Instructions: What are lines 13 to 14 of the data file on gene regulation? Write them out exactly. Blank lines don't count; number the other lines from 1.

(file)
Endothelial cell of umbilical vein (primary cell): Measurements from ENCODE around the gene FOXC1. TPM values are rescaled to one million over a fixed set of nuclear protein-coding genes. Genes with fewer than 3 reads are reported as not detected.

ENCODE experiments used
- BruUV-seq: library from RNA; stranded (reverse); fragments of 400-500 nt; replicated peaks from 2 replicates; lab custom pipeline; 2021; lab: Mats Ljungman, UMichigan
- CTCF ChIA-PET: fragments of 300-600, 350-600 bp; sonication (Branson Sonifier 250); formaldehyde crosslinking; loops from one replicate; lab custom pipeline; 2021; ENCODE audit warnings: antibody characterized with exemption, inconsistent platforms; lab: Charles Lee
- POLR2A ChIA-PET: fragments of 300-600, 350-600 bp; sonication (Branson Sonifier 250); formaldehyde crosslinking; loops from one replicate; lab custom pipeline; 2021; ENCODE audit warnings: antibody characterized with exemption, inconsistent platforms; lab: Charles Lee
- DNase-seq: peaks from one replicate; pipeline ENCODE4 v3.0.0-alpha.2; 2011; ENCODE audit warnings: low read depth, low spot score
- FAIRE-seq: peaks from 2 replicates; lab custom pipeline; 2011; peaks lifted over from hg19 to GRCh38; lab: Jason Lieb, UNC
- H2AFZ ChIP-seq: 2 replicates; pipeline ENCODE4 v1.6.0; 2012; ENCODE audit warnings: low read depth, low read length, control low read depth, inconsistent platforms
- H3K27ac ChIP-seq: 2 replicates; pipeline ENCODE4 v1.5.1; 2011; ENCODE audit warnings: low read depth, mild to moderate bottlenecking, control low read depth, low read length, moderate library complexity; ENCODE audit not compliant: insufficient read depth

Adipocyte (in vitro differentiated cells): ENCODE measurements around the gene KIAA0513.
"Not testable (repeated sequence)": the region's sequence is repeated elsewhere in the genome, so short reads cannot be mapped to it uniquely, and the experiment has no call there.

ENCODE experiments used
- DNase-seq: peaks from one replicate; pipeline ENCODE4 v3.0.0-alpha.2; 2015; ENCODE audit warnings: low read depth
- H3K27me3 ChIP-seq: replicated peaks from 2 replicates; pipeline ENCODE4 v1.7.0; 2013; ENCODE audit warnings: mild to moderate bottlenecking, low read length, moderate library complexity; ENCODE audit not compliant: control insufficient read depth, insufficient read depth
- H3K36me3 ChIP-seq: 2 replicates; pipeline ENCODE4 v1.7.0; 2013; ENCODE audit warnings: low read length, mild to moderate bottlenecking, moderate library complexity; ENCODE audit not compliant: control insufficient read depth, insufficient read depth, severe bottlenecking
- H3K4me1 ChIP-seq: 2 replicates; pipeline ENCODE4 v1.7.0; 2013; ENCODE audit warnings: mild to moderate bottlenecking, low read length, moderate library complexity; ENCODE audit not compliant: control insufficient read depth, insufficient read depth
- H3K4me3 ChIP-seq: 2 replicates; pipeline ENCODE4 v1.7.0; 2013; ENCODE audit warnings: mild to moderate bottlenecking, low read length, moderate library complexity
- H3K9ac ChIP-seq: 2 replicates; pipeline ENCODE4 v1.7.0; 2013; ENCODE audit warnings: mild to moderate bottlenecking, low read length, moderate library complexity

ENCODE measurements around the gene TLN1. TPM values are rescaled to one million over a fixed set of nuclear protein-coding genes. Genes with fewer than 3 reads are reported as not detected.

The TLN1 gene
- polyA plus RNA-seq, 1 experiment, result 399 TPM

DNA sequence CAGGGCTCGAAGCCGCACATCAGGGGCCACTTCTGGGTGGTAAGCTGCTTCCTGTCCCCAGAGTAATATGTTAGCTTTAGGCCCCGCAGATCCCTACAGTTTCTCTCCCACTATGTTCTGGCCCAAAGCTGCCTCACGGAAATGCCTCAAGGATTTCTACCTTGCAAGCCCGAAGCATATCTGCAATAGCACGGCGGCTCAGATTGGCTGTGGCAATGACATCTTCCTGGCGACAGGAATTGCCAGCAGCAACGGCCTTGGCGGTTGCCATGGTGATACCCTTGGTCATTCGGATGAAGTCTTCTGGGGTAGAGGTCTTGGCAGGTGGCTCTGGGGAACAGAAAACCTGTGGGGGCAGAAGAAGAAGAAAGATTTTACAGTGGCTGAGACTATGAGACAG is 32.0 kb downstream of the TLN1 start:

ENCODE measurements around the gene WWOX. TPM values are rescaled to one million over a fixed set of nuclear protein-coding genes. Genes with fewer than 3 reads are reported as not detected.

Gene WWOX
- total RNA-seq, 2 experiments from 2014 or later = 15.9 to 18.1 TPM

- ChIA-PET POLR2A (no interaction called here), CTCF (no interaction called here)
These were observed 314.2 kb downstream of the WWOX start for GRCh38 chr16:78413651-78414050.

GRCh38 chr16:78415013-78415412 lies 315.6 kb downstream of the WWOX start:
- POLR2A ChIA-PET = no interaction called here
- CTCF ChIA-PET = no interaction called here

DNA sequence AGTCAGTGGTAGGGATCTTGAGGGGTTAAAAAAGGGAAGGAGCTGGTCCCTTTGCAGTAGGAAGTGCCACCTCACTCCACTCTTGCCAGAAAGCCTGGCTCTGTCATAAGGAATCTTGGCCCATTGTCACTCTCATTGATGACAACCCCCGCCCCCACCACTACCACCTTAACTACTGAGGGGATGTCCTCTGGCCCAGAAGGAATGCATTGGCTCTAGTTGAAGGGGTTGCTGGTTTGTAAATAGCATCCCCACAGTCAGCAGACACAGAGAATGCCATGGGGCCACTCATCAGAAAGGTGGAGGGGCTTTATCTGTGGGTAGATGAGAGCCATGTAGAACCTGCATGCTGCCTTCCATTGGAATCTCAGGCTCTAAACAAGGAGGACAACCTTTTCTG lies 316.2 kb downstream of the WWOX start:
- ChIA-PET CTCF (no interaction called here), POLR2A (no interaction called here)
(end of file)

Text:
- DNase-seq: peaks from one replicate; pipeline ENCODE4 v3.0.0-alpha.2; 2015; ENCODE audit warnings: low read depth
- H3K27me3 ChIP-seq: replicated peaks from 2 replicates; pipeline ENCODE4 v1.7.0; 2013; ENCODE audit warnings: mild to moderate bottlenecking, low read length, moderate library complexity; ENCODE audit not compliant: control insufficient read depth, insufficient read depth